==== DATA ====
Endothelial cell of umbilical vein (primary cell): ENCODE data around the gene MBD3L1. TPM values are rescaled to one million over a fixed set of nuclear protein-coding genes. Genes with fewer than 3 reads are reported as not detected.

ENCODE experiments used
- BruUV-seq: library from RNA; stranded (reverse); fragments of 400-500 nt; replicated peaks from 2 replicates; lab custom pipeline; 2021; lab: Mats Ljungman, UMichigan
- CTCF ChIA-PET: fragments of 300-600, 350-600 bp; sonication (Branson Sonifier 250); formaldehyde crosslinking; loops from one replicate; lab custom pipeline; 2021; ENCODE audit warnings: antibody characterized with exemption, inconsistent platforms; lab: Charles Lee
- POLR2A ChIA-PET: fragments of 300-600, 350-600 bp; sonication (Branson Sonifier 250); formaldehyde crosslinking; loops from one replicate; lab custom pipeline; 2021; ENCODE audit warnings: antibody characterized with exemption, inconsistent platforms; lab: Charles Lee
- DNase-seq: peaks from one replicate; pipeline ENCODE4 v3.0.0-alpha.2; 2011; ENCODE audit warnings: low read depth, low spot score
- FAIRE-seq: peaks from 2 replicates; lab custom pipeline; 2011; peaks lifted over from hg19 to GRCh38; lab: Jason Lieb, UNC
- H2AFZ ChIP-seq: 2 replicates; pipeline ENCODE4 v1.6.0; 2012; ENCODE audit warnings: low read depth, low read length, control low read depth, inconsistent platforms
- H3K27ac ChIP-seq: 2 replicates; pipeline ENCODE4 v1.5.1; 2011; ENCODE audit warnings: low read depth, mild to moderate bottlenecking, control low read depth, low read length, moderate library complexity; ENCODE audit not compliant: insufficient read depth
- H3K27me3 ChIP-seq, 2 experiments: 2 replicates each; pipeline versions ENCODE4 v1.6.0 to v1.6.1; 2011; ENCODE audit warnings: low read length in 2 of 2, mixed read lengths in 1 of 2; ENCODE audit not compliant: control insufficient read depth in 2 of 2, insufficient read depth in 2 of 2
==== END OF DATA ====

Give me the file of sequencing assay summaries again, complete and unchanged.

Endothelial cell of umbilical vein (primary cell): ENCODE data around the gene MBD3L1. TPM values are rescaled to one million over a fixed set of nuclear protein-coding genes. Genes with fewer than 3 reads are reported as not detected.

ENCODE experiments used
- BruUV-seq: library from RNA; stranded (reverse); fragments of 400-500 nt; replicated peaks from 2 replicates; lab custom pipeline; 2021; lab: Mats Ljungman, UMichigan
- CTCF ChIA-PET: fragments of 300-600, 350-600 bp; sonication (Branson Sonifier 250); formaldehyde crosslinking; loops from one replicate; lab custom pipeline; 2021; ENCODE audit warnings: antibody characterized with exemption, inconsistent platforms; lab: Charles Lee
- POLR2A ChIA-PET: fragments of 300-600, 350-600 bp; sonication (Branson Sonifier 250); formaldehyde crosslinking; loops from one replicate; lab custom pipeline; 2021; ENCODE audit warnings: antibody characterized with exemption, inconsistent platforms; lab: Charles Lee
- DNase-seq: peaks from one replicate; pipeline ENCODE4 v3.0.0-alpha.2; 2011; ENCODE audit warnings: low read depth, low spot score
- FAIRE-seq: peaks from 2 replicates; lab custom pipeline; 2011; peaks lifted over from hg19 to GRCh38; lab: Jason Lieb, UNC
- H2AFZ ChIP-seq: 2 replicates; pipeline ENCODE4 v1.6.0; 2012; ENCODE audit warnings: low read depth, low read length, control low read depth, inconsistent platforms
- H3K27ac ChIP-seq: 2 replicates; pipeline ENCODE4 v1.5.1; 2011; ENCODE audit warnings: low read depth, mild to moderate bottlenecking, control low read depth, low read length, moderate library complexity; ENCODE audit not compliant: insufficient read depth
- H3K27me3 ChIP-seq, 2 experiments: 2 replicates each; pipeline versions ENCODE4 v1.6.0 to v1.6.1; 2011; ENCODE audit warnings: low read length in 2 of 2, mixed read lengths in 1 of 2; ENCODE audit not compliant: control insufficient read depth in 2 of 2, insufficient read depth in 2 of 2